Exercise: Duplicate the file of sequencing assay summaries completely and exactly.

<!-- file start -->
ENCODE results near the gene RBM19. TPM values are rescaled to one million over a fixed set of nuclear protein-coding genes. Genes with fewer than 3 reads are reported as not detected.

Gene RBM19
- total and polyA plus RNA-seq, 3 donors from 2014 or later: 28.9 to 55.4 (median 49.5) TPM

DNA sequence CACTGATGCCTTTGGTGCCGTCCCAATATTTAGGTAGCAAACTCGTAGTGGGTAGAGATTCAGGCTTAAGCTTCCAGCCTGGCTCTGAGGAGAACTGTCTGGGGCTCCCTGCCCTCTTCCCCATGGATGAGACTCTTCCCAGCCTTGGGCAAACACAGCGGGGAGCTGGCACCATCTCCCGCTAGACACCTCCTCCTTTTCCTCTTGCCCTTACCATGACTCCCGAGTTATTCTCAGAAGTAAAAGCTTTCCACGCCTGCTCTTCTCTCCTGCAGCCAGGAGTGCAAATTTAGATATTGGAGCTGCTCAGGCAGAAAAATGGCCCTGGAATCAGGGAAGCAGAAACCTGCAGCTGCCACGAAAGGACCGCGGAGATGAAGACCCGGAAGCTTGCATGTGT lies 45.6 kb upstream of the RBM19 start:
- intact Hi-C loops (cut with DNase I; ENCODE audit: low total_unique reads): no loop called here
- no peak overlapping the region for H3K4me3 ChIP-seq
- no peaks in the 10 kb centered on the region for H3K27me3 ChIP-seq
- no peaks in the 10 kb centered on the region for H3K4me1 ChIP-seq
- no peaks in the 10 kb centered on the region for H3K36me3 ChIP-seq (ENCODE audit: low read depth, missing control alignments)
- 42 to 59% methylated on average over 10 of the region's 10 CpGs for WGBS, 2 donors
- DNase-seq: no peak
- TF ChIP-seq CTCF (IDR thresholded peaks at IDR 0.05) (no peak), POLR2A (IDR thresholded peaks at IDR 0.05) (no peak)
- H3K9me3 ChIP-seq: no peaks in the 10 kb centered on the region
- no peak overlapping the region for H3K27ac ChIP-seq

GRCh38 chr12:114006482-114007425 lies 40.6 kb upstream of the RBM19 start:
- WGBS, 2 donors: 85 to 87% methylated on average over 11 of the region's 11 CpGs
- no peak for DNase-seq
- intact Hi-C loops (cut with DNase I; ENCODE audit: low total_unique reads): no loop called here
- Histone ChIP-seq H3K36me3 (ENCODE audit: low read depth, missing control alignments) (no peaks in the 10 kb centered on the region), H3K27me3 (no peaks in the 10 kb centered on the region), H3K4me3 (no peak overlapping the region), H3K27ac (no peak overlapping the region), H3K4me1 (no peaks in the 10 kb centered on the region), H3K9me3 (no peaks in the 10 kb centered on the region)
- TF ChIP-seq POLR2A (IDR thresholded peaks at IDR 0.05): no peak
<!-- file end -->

ENCODE results near the gene RBM19. TPM values are rescaled to one million over a fixed set of nuclear protein-coding genes. Genes with fewer than 3 reads are reported as not detected.

Gene RBM19
- total and polyA plus RNA-seq, 3 donors from 2014 or later: 28.9 to 55.4 (median 49.5) TPM

DNA sequence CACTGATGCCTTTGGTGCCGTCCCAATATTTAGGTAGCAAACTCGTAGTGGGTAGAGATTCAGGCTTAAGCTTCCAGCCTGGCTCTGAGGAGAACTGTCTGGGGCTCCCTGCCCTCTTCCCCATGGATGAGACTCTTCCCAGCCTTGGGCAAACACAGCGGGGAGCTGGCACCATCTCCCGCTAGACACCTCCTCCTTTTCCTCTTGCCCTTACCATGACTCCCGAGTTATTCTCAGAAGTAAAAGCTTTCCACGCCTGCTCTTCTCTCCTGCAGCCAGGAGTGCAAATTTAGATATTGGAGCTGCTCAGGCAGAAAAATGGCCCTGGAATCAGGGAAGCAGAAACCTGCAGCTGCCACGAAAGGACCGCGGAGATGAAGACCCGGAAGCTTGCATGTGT lies 45.6 kb upstream of the RBM19 start:
- intact Hi-C loops (cut with DNase I; ENCODE audit: low total_unique reads): no loop called here
- no peak overlapping the region for H3K4me3 ChIP-seq
- no peaks in the 10 kb centered on the region for H3K27me3 ChIP-seq
- no peaks in the 10 kb centered on the region for H3K4me1 ChIP-seq
- no peaks in the 10 kb centered on the region for H3K36me3 ChIP-seq (ENCODE audit: low read depth, missing control alignments)
- 42 to 59% methylated on average over 10 of the region's 10 CpGs for WGBS, 2 donors
- DNase-seq: no peak
- TF ChIP-seq CTCF (IDR thresholded peaks at IDR 0.05) (no peak), POLR2A (IDR thresholded peaks at IDR 0.05) (no peak)
- H3K9me3 ChIP-seq: no peaks in the 10 kb centered on the region
- no peak overlapping the region for H3K27ac ChIP-seq

GRCh38 chr12:114006482-114007425 lies 40.6 kb upstream of the RBM19 start:
- WGBS, 2 donors: 85 to 87% methylated on average over 11 of the region's 11 CpGs
- no peak for DNase-seq
- intact Hi-C loops (cut with DNase I; ENCODE audit: low total_unique reads): no loop called here
- Histone ChIP-seq H3K36me3 (ENCODE audit: low read depth, missing control alignments) (no peaks in the 10 kb centered on the region), H3K27me3 (no peaks in the 10 kb centered on the region), H3K4me3 (no peak overlapping the region), H3K27ac (no peak overlapping the region), H3K4me1 (no peaks in the 10 kb centered on the region), H3K9me3 (no peaks in the 10 kb centered on the region)
- TF ChIP-seq POLR2A (IDR thresholded peaks at IDR 0.05): no peak